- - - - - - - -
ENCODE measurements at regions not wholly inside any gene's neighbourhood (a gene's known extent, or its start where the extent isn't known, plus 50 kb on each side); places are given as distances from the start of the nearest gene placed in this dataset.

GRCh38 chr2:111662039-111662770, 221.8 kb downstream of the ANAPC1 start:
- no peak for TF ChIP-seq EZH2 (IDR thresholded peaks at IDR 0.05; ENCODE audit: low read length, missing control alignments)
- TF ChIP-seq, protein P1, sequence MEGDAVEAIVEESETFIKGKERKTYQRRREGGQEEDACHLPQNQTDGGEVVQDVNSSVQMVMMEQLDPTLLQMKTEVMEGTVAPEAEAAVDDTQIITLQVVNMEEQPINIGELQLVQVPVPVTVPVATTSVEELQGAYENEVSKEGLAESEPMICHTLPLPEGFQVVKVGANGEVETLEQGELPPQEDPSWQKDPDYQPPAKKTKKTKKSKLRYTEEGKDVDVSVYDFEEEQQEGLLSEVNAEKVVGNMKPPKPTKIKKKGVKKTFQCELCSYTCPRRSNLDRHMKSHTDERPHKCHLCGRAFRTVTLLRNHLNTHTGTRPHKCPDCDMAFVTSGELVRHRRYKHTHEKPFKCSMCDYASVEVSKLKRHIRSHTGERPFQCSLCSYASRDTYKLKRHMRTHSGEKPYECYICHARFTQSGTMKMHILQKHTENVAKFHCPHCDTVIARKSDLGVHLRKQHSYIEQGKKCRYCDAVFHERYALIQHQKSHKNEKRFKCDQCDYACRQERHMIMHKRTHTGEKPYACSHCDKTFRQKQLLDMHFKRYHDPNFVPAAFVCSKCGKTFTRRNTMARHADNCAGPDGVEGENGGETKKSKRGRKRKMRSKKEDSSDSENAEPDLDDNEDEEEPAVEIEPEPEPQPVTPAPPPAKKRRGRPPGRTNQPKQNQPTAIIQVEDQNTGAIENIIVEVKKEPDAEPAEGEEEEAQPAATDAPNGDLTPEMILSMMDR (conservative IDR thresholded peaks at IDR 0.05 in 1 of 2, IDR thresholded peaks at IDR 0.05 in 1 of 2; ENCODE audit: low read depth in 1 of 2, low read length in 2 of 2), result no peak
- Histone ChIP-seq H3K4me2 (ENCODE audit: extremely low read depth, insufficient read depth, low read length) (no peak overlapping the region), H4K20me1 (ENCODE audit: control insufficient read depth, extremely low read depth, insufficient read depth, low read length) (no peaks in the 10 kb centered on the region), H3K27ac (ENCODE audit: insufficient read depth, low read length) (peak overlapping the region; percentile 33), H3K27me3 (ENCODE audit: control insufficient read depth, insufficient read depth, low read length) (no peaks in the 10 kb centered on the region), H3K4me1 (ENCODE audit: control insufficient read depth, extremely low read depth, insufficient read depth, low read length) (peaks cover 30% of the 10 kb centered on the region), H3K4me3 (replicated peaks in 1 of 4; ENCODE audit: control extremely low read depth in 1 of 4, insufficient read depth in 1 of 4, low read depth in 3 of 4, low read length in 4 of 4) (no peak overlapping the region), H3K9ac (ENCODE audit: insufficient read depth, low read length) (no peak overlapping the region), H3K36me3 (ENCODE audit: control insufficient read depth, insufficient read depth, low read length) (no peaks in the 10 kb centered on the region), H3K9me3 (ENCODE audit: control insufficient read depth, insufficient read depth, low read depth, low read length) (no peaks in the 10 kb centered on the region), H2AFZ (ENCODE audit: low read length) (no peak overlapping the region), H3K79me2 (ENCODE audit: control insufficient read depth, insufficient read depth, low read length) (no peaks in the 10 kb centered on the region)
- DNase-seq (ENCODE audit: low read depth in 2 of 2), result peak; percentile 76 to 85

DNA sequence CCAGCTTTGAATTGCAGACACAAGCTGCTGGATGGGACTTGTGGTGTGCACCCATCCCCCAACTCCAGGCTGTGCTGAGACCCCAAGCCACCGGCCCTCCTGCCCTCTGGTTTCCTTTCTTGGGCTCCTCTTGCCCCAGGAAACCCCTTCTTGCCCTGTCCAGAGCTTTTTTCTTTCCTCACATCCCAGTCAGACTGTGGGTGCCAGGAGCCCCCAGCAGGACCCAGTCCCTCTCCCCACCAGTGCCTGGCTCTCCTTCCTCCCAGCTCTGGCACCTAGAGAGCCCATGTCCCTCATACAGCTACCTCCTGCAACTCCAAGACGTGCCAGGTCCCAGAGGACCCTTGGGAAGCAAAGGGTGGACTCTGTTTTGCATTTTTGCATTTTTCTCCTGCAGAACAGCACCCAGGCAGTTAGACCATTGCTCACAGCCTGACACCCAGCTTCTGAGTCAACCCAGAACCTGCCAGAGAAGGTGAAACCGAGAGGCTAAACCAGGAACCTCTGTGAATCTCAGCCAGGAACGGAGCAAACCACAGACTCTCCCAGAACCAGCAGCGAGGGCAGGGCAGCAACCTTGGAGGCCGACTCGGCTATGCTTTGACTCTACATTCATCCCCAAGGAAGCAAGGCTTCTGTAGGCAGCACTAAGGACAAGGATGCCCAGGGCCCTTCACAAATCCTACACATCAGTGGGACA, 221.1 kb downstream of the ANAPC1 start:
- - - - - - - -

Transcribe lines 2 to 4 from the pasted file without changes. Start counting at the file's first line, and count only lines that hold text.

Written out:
GRCh38 chr2:111662039-111662770, 221.8 kb downstream of the ANAPC1 start:
- no peak for TF ChIP-seq EZH2 (IDR thresholded peaks at IDR 0.05; ENCODE audit: low read length, missing control alignments)
- TF ChIP-seq, protein P1, sequence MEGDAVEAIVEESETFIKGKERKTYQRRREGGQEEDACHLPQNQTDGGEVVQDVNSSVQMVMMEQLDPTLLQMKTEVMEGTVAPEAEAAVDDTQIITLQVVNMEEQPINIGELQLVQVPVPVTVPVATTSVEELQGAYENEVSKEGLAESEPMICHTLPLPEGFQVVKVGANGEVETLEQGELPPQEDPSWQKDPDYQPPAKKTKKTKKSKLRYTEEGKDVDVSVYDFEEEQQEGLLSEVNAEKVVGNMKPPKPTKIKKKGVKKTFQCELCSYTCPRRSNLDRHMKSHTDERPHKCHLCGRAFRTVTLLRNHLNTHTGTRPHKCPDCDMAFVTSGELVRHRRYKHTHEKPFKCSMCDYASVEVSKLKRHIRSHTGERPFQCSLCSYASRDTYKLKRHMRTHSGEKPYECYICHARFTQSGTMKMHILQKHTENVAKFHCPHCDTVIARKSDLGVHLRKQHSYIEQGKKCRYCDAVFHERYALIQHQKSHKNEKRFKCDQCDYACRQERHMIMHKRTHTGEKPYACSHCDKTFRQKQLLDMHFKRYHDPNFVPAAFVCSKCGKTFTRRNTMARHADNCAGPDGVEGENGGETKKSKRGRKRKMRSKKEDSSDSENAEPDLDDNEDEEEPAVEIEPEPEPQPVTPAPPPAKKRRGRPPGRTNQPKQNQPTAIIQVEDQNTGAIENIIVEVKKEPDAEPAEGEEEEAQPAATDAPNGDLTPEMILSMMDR (conservative IDR thresholded peaks at IDR 0.05 in 1 of 2, IDR thresholded peaks at IDR 0.05 in 1 of 2; ENCODE audit: low read depth in 1 of 2, low read length in 2 of 2), result no peak